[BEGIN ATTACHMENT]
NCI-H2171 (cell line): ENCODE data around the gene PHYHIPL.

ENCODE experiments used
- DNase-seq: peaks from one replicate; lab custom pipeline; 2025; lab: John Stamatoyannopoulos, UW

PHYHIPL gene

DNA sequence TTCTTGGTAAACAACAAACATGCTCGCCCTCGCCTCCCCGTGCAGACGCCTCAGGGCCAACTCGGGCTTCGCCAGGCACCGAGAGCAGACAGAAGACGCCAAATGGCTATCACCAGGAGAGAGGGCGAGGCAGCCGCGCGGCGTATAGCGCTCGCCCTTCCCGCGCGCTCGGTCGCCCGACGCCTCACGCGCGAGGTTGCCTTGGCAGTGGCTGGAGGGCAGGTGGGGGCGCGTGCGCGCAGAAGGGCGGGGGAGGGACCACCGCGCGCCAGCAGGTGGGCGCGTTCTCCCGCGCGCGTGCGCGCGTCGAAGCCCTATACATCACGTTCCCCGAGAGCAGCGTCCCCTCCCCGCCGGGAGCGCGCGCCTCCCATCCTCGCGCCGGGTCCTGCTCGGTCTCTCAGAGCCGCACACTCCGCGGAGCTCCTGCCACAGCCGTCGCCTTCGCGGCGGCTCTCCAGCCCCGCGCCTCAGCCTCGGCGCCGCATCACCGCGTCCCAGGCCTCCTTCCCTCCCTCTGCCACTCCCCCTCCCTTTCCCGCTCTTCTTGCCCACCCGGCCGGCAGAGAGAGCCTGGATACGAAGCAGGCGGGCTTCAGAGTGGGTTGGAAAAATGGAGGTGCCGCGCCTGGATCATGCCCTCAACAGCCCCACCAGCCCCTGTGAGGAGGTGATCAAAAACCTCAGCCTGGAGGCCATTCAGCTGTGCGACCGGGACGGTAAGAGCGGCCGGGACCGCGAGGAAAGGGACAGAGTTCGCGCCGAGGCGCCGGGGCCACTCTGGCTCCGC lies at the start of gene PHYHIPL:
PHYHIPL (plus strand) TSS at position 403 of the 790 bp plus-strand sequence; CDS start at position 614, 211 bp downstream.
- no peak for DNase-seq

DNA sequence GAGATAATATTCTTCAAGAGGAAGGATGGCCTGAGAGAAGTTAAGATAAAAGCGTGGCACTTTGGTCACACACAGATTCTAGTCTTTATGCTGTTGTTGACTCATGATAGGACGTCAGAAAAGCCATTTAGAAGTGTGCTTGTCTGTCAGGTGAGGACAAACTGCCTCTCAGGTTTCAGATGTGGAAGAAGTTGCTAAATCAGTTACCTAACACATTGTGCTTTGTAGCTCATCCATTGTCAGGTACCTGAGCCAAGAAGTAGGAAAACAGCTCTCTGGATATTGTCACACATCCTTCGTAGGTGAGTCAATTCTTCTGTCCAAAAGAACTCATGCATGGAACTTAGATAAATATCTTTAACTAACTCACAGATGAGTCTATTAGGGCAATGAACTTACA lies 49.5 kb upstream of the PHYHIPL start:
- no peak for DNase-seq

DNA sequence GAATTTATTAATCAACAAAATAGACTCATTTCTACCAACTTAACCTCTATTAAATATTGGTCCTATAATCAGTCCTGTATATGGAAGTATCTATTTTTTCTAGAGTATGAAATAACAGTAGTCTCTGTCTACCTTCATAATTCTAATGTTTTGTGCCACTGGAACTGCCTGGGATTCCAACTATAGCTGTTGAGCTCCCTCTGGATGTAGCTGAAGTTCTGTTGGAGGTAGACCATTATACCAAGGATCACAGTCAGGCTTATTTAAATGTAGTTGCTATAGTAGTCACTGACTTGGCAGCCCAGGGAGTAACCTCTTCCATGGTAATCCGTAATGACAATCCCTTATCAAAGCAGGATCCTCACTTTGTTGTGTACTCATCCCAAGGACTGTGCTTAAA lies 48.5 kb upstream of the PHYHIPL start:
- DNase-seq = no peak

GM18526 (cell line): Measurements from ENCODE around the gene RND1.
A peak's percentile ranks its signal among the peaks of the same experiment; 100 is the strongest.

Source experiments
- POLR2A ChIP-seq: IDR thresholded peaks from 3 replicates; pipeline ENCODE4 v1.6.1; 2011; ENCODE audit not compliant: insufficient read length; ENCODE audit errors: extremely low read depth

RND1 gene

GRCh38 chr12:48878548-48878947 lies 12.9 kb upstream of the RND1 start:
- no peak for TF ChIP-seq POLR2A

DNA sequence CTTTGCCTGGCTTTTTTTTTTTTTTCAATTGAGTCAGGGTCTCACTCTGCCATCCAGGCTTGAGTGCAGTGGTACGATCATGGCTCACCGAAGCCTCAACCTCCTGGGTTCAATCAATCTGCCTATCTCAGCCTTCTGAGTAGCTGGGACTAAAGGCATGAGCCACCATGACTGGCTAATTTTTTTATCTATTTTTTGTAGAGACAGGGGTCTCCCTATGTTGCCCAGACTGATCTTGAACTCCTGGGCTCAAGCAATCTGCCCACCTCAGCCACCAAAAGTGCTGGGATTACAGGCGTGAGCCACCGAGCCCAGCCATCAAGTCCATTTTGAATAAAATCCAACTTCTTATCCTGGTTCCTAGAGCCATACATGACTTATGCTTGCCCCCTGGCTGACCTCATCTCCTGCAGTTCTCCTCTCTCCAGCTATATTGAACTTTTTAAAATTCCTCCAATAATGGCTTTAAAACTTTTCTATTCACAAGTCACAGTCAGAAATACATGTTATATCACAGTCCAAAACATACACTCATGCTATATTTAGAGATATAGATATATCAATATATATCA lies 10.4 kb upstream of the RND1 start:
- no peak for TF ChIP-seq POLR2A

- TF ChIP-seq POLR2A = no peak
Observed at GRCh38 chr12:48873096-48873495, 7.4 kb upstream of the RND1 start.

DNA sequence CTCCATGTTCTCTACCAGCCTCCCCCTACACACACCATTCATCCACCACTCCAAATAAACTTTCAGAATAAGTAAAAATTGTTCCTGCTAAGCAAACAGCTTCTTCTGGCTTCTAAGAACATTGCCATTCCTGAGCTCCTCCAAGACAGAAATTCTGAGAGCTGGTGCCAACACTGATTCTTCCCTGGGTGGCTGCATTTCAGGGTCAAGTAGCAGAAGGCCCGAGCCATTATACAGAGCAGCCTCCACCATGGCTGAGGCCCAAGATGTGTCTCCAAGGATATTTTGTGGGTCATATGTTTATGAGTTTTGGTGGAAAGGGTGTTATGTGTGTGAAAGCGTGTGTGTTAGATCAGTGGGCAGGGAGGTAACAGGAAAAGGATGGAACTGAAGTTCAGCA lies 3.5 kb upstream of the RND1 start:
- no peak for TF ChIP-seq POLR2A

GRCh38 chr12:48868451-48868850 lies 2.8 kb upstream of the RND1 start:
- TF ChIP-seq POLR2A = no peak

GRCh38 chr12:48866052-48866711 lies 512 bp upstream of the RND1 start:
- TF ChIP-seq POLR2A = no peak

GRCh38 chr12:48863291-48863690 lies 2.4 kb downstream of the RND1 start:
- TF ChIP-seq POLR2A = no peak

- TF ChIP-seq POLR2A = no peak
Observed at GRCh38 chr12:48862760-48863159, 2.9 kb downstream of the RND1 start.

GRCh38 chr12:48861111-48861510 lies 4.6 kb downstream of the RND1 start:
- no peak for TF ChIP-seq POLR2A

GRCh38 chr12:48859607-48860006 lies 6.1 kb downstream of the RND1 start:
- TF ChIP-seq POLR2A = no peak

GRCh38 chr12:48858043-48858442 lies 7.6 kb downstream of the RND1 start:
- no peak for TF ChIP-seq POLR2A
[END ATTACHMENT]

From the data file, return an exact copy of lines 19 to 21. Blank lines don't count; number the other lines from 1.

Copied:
DNA sequence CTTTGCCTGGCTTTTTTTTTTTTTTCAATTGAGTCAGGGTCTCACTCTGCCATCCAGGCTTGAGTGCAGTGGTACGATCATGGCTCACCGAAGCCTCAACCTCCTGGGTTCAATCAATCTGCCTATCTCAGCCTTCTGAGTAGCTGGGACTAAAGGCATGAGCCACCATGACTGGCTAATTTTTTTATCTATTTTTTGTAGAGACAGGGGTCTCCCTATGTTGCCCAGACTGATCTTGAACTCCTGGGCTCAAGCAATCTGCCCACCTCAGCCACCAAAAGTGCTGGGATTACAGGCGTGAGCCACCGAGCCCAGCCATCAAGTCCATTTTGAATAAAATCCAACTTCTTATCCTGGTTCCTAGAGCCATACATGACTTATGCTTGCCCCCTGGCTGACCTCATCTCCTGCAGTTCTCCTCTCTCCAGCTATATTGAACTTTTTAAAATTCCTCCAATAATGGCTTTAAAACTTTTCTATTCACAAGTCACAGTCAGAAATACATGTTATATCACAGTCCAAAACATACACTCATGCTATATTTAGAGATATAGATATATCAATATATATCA lies 10.4 kb upstream of the RND1 start:
- no peak for TF ChIP-seq POLR2A

- TF ChIP-seq POLR2A = no peak